“There’s a jaguar in the baño,” George Olah told me with a small smile.
“Um?” I managed, squinting into the dusky Amazon forest surrounding our camp.
“She’s behind that tree. Look for spots,” Olah said. Then: “No. That tree,” pointing to a trunk between 30 and 40 feet away.
In an instant, I registered that, yes, the bathroom trail we had cut through the Peruvian jungle was indeed occupied by a member of the largest cat species in the Americas. She was so close that if she launched herself at one of us, it would be game over in seconds.
“Shiiiiiiiiit,” I said as we—unarmed except for a couple of machetes and a small slingshot—quickly moved closer to get a better look.
Powerful predators that kill by puncturing skulls with their tremendous bite, jaguars reign over both ecosystems and mythologies. Everyone hopes to see one of the spotted cats when they visit this part of Peru, and on several earlier occasions I’d been lucky enough to glimpse the cats along the riverbank. But this was the first time I’d been jaguar’d out of the damn bathroom.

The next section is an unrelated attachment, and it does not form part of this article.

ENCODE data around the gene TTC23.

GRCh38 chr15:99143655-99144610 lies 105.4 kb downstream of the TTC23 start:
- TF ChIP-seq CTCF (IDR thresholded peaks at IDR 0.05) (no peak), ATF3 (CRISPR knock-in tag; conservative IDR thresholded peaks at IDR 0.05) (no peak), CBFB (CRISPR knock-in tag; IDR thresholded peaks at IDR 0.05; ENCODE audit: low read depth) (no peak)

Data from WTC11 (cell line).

And it was the first time I experienced what I’ve learned to call jaguarness.
It was our second night in Peru’s Candamo Valley, which is tucked between two Andean ridges in the country’s southeast. Olah, a conservation geneticist at Australian National University, was looking for wild macaws to catch and outfit with satellite tracking collars, and he was hoping to find the colorful birds here, in one of the most remote places on Earth.
To get to Candamo, we had spent several days traveling by motorized canoe, first up the Río Tambopata, then on the swift and treacherous Távara, and finally through the series of rapids that guard the valley’s mouth. Candamo is so isolated, and so tricky to get into, that it has earned the nickname “the last rain forest without humans.”
No one has ever really lived in Candamo. Or at least, there’s no evidence for continual human habitation, though rumors swirl about drug runners using the 350,000-acre patch of rain forest to move their wares across the Bolivian border by air. But even the rubber hunters of the 1800s, who so completely bled the area’s trees, mostly stopped short of Candamo. Now, the only lingering signs of their presence are downriver along the Távara, not far from the site where both